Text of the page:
Call of Duty Mobile is a decent mobile game, but many consider it bad for reasons that may be surprising to hear. The free-to-play approach on the Call of Duty franchise is the least of the game's problems and the way it tries to ease players into the game and handles player count issues get in the way of creating a game that feels authentic.
Call of Duty Mobile's launch early last week brought the fast paced shooter to iOS and Android devices for the first time ever. The game has a modern warfare setting and features maps from previous games in the franchise including Nuketown and Crash from the Modern Warfare games and multiple Black Ops fan favorites. It also has the classic game modes and loadout customizability that fans have come to expect that unlock through playing.
From the get-go, Call of Duty Mobile has intuitive controls and shooting. It has a standard one hand to look, one hand to move control setup with on screen buttons to aim and shoot. The game makes the smart choice to put quick aim down sights and shoot on the same button, when pressing down the gun aims down the sight with a slight before firing begins. It is a choice that works because it simplifies and evokes actions that are core to Call of Duty on console. If only everything else in the game was so elegantly translated.
One symptom of bringing the game to mobile is the prevalence of bot matches, especially early on. PUBG Mobile suffered from frequent bot matches early on as well, and for some players this can feel like the game is breaking. In matches immediately after the tutorial, in an attempt to ease players into the game, bots are deployed in matches to let the human players dominate, get used to the controls, and feel like they are winning. It is also a way to mitigate lobby wait times and fill up matches.
This strategy leads to less interesting games. Sure, it feels good to win, but an over-reliance on bots, especially when it leads to players miraculously winning their first Battle Royale match, can turn people off the game because it's not competitive enough. This is felt in the opening hours of Call of Duty: Mobile where wins come too easy, especially in lower population modes like Domination.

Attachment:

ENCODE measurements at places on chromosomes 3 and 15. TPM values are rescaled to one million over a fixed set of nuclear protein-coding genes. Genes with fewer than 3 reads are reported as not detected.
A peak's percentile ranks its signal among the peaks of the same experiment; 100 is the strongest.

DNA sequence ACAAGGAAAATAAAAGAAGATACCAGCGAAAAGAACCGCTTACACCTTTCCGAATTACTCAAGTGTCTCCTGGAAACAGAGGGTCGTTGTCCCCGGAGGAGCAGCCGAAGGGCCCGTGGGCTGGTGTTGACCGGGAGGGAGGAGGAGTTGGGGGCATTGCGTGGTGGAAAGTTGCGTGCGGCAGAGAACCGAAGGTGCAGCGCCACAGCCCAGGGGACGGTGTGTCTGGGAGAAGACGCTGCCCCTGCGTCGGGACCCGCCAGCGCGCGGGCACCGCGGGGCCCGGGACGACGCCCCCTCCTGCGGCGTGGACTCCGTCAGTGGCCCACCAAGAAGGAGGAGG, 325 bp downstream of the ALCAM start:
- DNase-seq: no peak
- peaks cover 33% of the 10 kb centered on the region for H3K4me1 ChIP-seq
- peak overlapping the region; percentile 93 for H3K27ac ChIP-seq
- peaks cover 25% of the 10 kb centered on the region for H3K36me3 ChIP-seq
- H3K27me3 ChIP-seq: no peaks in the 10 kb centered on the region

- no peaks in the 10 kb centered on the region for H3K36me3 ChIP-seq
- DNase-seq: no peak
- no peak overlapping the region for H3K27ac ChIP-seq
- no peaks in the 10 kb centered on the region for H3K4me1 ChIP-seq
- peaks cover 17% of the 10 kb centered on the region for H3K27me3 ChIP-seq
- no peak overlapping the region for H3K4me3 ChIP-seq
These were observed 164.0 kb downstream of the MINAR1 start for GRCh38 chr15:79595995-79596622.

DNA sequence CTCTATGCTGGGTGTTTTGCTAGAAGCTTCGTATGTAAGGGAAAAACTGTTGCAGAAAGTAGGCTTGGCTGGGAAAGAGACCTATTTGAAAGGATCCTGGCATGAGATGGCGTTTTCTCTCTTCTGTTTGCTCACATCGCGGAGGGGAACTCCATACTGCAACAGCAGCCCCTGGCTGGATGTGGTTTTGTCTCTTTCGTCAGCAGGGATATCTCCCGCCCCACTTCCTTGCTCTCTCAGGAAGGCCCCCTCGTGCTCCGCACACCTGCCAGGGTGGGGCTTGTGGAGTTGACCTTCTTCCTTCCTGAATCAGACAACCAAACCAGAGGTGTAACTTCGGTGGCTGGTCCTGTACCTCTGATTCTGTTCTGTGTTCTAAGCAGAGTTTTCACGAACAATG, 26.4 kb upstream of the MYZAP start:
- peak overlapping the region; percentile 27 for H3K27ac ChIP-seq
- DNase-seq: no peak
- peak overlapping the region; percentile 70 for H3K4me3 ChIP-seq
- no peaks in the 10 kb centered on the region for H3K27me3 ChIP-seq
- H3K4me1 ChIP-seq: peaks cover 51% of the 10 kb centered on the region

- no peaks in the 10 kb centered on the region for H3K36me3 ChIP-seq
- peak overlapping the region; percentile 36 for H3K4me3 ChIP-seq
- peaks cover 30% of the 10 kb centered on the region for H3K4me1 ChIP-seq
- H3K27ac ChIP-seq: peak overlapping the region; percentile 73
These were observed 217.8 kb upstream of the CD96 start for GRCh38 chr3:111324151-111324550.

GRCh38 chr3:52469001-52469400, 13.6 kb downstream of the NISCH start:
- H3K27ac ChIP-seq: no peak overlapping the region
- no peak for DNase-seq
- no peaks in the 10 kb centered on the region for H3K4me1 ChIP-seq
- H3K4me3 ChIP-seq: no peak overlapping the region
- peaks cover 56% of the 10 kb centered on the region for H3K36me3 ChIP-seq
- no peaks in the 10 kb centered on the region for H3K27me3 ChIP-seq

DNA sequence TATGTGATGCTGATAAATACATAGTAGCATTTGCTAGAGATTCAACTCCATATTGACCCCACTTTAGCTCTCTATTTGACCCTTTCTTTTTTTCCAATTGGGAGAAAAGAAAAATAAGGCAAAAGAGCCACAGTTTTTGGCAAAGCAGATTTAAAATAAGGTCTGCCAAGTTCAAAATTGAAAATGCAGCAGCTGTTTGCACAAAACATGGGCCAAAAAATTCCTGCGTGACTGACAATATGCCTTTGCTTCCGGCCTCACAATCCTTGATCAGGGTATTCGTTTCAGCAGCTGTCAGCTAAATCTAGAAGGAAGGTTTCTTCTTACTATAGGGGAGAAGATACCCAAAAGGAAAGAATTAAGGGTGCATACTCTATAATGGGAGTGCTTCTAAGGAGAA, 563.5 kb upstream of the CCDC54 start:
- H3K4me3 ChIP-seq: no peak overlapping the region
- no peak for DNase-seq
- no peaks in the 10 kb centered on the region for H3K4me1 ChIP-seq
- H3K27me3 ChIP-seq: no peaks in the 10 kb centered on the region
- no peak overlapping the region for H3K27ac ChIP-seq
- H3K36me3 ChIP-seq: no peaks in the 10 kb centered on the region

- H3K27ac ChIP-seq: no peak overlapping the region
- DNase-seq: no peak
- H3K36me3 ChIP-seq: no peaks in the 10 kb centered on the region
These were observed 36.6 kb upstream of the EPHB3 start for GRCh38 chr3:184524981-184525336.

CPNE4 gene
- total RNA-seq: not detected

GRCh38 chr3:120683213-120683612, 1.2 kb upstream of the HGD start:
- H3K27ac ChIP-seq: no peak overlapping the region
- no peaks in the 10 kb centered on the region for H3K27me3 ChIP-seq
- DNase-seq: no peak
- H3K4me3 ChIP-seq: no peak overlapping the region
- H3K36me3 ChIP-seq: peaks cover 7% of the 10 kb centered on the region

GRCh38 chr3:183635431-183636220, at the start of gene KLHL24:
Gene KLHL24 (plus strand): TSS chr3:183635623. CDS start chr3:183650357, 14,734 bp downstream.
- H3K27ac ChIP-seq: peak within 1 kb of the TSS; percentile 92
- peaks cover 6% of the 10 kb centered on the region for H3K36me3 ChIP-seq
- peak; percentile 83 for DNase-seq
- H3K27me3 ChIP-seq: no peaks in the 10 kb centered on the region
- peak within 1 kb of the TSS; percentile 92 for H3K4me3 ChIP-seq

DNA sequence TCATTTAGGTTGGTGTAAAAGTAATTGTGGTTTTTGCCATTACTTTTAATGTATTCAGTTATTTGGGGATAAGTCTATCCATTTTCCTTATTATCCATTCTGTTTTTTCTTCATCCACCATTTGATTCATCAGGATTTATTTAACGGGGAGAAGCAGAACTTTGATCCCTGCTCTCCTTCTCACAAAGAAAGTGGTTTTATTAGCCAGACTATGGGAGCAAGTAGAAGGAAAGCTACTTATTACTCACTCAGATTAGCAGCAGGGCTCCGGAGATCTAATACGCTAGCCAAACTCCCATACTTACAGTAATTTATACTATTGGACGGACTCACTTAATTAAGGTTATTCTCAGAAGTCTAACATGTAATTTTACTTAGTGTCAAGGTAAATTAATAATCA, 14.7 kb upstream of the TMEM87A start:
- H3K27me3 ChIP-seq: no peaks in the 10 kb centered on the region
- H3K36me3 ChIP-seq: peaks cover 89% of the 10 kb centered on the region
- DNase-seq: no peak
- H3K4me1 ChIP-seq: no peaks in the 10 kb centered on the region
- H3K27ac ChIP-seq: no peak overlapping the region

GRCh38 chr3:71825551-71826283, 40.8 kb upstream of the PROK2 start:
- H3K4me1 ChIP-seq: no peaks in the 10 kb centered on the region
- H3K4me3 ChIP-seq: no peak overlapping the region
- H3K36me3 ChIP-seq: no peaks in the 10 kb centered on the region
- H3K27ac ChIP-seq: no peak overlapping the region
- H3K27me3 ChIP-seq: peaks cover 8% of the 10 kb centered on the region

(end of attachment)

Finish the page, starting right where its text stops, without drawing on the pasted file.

This is especially problematic in the Battle Royale mode, which unlocks at player level 7. The game leans into the complex, gear overloaded, Call of Duty take on the genre and runs into the same issues as PUBG Mobile. The game feels overly complicated and the icons on screen become both confusing and immersion breaking. Even with the same quality of life improvements that take cues from PUBG and Fortnite like auto-pickup and equip the Battle Royale mode doesn't feel like it stands out from either of these huge mobile competitors.
All these elements combine to affect the progression system, which is more or less faithful to the Modern Warfare approach to loadouts and leveling. Leveling up in Call of Duty Mobile is fast and every early level unlocks one more small feature, a new perk slot, a new game mode, etc. Waiting to level up to unlock favorite game modes like Domination and Battle Royale feels a bit archaic for a franchise so well established that fans know exactly what they want, especially so far as facing off with bots is involved.
It remains uncertain if Call of Duty Mobile will somehow be able to remove these bots or if it has enough users to even do so. It's a lingering problem in mobile shooter games, likely meaning Call of Duty Mobile will walk the same path as PUBG mobile.
As a Call of Duty game, Call of Duty Mobile doesn't create an identity for itself and instead serves as a reminder of those great COD games and characters of the past console games. Playing a mobile shooter on the best maps from Call of Duty 4 and Black Ops, but with bot riddled matches, just doesn't quite hit home
Call of Duty Mobile is available now for iOS and Android.